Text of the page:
Jasmin’s first poems were published in 1825 and received excellent reviews in his home town Agen, as well as in Toulouse and Bordeaux. His oratorical eloquence meant that he was soon requested to recite his poems before large audiences in these cities. A unique aspect of the poet Jasmin was that he did not confine himself to the lyrics of his poems; He often also wrote, and sang, the musical song accompaniments to his poems. The first bundled volume of Papillotes was published in 1835 and was received with enthusiasm not only in Toulouse and Bordeaux, but also in Paris[7].

The Revue des Deux Mondes[8] of April 1837 contained an extensive and favourable review of Papillotes by Sainte-Beuve. The fifteen-page article directly followed the third section of the new novel Mauprat by George Sand and was followed by a musical review of Rossini’s Guillaume Tell, the Ouverture of which was transcribed and published by Liszt a year later. The same edition of the Revue contains a detailed description of the 1837 Salon, the world’s most important (bi) annual art exhibition in Paris. The Salon contained a masterpiece Christus Consolator by another Liszt friend, the Dutch/French painter Ary Scheffer, as well as portraits of Liszt and Sand by Scheffer.

Given Liszt’s close friendships with Sainte-Beuve (on whose book of poetry, published in 1830, he composed his series of Consolations) and George Sand as well as his general interest in music and poetry, I’m sure he cannot have overlooked this journal and the article about Jasmin.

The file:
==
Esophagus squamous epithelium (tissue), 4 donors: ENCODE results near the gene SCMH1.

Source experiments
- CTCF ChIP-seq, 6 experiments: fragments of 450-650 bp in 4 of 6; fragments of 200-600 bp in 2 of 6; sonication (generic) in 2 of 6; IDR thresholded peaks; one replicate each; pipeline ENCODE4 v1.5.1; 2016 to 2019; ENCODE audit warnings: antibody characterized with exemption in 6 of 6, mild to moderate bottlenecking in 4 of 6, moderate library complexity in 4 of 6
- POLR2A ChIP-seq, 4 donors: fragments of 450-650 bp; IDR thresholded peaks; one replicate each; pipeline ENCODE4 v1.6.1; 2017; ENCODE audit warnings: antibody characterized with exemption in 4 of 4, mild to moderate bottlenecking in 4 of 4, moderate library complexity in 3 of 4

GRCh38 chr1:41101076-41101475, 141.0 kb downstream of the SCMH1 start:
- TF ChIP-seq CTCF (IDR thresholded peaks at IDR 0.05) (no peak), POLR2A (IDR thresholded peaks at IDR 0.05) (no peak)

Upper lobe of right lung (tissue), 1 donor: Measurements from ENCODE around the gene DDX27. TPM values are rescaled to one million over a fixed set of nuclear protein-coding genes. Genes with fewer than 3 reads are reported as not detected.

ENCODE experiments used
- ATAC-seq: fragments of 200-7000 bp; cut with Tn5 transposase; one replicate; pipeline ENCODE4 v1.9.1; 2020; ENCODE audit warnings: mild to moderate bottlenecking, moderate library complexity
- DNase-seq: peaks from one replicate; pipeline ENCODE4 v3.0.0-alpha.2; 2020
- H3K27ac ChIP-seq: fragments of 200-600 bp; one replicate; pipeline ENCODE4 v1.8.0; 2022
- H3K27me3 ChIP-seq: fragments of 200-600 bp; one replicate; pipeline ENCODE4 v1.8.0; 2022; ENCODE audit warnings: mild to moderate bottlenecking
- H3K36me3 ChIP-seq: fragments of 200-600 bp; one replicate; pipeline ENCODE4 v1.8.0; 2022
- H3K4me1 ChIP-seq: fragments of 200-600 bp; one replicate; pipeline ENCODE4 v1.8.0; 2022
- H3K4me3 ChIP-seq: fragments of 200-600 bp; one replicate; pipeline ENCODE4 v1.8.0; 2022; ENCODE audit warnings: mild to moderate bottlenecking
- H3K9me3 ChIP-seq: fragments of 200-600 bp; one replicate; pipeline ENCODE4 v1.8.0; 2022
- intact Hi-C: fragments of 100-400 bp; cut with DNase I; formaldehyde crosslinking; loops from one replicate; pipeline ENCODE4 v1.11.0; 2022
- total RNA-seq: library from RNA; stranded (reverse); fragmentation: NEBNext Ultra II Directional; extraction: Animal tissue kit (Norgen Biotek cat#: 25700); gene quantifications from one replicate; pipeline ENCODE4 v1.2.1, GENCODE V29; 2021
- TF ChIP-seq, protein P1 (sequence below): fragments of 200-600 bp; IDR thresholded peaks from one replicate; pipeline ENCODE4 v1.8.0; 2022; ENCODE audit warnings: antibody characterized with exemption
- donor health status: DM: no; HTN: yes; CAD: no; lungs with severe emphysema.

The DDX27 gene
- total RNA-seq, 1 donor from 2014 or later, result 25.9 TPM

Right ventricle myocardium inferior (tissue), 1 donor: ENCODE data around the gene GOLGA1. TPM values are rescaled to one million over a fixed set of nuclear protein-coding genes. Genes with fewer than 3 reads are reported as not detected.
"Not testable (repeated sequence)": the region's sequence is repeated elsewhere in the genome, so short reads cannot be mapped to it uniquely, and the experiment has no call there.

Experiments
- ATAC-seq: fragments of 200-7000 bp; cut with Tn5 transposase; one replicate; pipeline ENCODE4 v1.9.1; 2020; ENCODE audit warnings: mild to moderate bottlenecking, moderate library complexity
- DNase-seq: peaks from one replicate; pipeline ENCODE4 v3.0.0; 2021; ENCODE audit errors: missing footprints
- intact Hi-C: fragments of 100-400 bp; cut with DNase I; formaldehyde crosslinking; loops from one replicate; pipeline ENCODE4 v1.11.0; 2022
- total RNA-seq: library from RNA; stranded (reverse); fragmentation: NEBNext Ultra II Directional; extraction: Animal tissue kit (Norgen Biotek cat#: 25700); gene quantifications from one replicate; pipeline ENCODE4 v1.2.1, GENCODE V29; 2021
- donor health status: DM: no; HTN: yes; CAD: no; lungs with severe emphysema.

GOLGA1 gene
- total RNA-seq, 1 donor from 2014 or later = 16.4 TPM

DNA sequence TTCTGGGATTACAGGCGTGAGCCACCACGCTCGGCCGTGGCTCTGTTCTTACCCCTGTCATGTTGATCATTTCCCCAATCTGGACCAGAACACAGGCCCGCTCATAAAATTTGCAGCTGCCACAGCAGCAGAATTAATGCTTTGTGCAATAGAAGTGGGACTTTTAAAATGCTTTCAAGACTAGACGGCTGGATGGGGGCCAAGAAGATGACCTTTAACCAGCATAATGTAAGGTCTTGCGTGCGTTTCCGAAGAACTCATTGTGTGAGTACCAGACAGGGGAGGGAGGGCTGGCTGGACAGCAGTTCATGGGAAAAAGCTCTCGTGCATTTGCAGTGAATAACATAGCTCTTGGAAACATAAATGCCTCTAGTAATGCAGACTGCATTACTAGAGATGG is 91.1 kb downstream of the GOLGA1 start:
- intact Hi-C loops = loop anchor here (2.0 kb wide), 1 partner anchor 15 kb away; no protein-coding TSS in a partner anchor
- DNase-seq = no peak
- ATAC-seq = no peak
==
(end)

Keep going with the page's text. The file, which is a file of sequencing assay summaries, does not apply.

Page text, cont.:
Charles Sainte-Beuve included his review of Jasmin in his book Critiques et portraits littéraires[9] in 1839, which must certainly have been read by the voracious reader Liszt, who hosted Sainte-Beuve in Rome in June for several weeks that same year. Last but not least, Las Papillôtos was in George Sand’s library at Nohant, and in the spring of 1837 Liszt and d’Agoult were staying with her there. George Sand’s novel La Petite Fadette is said to have been suggested by the works of Jasmin[10].

Jasmin’s Franconnette

Liszt’s Faribolo Pastour composition was derived from Jasmin’s longest and most ambitious poem: Franconnette (Françouneto in patois). Jasmin completed it in 1840 and dedicated it to the city of Toulouse where it was an immediate success [11]. The Revue des Deux Mondes presented the poem in 1842, with a review by Léonce de Lavergne [12]. Jasmin’s second volume of Papillotes was published in that same year [13].

The poem Franconnette depicts the love of a beautiful young girl for a young man at the village of Agen in the 16th century. “Her beauty made many a maiden angry, made many a man sigh, for the latter all contemplated her and adored her as the priest adores the cross.” The father of the young girl was a Huguenot banished after the Huguenot – Catholic wars and thus Franconnette was considered an unfit person for marriage. According to a sorcerer, her father had sold her soul to the devil. Nevertheless, two young men, one of them a poor blacksmith called Pascal and the other a handsome young soldier with bright uniform called Marcel, fell in love with the girl. The young blacksmith Pascal considered himself unfit to court her. Franconnette enjoyed the admiration of Marcel and several other young men and flirted with them at a dance festival.

“If the prettiest were always the most sensible,” states Jasmin in one of his notes to the poem, “how much my Franconnette might have accomplished” but instead of this, she flitted from place to place, idle and gay, jesting, singing, dancing, and, as usual, bewitching all.

One of Pascal’s friends, Thomas, helped him by singing a song that Pascal had composed for her. The song was about a “siren with a heart of ice”. It showed Franconnette her cold behaviour towards Pascal and convinced her that the poor blacksmith was her true love. On this romantic note, the poem had a happy ending.